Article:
2. Prior to the revocation hearing, appellant escaped from confinement and was recaptured. In revoking appellant's probation, the trial court considered and relied upon evidence of appellant's escape. On appeal, appellant asserts, in essence, that the arrest warrants on which he was being held were "illegal and invalid" and that the trial court thus erroneously considered and relied upon evidence of appellant's flight from "illegal" detention.

It appears that, subsequent to appellant's escape and recapture but prior to the revocation hearing, appellant was afforded a commitment hearing as to the three underlying crimes. The magistrate who conducted the commitment hearing entertained and orally granted appellant's "motion to dismiss" the arrest warrants on the ground that those warrants had not been issued by a "neutral and detached" magistrate. Appellant contends that this oral "dismissal" by the committal magistrate should have been given res judicata effect at the revocation hearing so as to establish that the flight was from confinement under invalid warrants and thus was flight from illegal detention rather than escape from lawful confinement.

In the first instance, the committal magistrate's oral pronouncement was not a final order. " 'What the judge orally declares is no judgment until it has been put in writing and entered as such. [Cits.]' [Cit.] The defendant in a criminal case cannot claim that the trial court's oral pronouncements from the bench have the finality of a judgment. [Cits.]" Harden v. State, 160 Ga.App. 514, 515, 287 S.E.2d 329 (1981). "Until an order is signed by the judge it is ineffective for any purpose." Majors v. Lewis, 135 Ga.App. 420, 421, 218 S.E.2d 130 (1975).

Moreover, the committal magistrate had no authority to "dismiss" the warrants on the ground stated. "The jurisdiction of such courts, as to State offenses is limited to determining 'whether there is sufficient reason to suspect the guilt of the accused, to require him to...

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6 cases
  • Smith v. State
    • United States
    • Georgia Court of Appeals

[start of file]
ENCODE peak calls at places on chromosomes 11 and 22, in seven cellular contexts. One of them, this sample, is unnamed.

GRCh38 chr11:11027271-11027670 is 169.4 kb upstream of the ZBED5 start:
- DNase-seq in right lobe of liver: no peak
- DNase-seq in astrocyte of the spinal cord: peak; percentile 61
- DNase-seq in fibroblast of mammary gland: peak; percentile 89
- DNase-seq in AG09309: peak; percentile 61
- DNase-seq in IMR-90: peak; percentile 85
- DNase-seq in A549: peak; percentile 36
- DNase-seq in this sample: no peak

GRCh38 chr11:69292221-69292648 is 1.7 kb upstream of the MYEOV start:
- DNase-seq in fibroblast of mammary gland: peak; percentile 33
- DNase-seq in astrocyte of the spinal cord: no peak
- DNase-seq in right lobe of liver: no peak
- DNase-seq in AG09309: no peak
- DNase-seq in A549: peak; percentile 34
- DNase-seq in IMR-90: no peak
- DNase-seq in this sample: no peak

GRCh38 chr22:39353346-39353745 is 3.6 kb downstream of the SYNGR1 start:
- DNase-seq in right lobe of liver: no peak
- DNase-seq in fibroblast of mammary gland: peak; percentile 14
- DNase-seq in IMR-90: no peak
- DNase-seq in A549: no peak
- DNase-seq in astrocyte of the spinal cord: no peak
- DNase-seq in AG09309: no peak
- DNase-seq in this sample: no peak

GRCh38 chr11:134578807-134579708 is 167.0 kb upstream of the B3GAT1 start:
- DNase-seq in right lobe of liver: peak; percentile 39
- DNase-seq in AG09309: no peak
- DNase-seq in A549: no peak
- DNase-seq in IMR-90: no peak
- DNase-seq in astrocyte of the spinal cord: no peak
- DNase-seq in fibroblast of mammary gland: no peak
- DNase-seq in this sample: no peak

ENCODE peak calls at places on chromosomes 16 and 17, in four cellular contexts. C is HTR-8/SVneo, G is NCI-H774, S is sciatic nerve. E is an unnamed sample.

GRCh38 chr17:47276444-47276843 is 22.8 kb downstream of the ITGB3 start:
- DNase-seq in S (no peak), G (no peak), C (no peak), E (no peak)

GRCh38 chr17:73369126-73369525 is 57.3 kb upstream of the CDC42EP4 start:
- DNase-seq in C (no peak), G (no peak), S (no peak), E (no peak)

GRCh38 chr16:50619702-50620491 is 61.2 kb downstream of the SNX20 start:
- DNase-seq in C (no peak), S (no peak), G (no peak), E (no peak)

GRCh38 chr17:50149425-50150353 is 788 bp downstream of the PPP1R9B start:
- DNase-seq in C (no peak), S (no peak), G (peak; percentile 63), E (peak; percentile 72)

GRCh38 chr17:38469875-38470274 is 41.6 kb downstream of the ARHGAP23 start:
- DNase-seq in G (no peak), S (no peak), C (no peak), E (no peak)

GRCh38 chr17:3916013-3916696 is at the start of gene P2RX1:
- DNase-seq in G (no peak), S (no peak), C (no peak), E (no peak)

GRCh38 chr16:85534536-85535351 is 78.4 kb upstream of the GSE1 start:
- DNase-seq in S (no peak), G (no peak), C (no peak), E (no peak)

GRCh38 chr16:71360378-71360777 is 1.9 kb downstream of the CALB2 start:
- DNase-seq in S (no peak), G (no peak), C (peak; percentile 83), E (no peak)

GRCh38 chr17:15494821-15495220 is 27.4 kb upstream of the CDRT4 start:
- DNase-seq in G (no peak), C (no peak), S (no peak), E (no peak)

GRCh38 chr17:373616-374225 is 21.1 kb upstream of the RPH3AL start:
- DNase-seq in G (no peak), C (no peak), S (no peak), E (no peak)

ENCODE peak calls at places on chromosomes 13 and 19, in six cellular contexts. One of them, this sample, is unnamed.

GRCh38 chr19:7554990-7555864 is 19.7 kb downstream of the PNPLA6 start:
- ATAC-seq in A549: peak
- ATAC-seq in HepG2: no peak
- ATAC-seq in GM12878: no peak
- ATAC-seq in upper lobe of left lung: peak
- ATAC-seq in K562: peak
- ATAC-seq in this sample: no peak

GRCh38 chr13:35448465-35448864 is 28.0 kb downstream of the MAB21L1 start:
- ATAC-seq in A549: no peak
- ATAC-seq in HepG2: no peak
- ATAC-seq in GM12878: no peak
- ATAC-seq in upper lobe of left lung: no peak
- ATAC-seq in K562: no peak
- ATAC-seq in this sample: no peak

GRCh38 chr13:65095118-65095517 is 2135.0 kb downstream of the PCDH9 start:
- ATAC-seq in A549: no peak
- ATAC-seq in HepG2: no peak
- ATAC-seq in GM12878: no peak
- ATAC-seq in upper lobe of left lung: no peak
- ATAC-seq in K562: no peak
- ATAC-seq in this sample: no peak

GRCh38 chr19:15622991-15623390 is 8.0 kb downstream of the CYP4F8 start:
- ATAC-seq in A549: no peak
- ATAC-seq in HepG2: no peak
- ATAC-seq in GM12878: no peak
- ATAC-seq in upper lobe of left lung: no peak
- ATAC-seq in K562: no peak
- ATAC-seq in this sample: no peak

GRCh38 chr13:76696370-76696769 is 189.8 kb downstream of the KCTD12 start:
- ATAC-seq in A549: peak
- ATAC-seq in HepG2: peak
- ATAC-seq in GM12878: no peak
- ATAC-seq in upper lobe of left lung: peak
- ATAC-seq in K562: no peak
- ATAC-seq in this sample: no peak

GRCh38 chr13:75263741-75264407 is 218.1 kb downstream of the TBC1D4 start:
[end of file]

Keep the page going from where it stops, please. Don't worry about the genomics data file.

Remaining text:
• July 13, 1989 trial and the error, if any, in denying the motion as to such evidence would be harmless at most. See generally Bradshaw v. State, 163 Ga.App. 819(1), 296 S.E.2d 119 (1982). Compare State v. Cochran, 135 Ga.App. 47, 217 S.E.2d 181 (1975); Wallace v. State, 131 Ga.App. 204, 205 S.E.2d 523......
  • Allen v. State, A15A1446.
    • United States
    • Georgia Court of Appeals
    • September 22, 2015 no judgment until it has been put in writing and entered as such.” (Citations and punctuation omitted.) Bradshaw v. State, 163 Ga.App. 819, 820(2), 296 S.E.2d 119 (1982). See also OCGA § 5–6–31 (“[t]he filing with the clerk of a judgment, signed by the judge, constitutes the entry of a j......
  • Smith v. State
    • United States
    • Georgia Court of Appeals
    • June 7, 1996
    ...938, 938-39, 321 S.E.2d 433 (1984); see also Robinson v. State, 208 Ga.App. 528, 530(2), 430 S.E.2d 830 (1993); Bradshaw v. State, 163 Ga.App. 819, 820(1), 296 S.E.2d 119 (1982). Smith's motion to suppress cannot be deemed a motion in limine to exclude this testimony, so he has failed to pr......
  • Allen v. State, A15A1446
    • United States
    • Georgia Court of Appeals
    • September 22, 2015 no judgment until it has been put into writing and entered as such." (Citations and punctuation omitted.) Bradshaw v. State, 163 Ga. App. 819, 820 (2) (296 SE2d 119) (1982). See also OCGA § 5-6-31 ("[t]he filing with the clerk of a judgment, signed by the judge, constitutes the entry of ......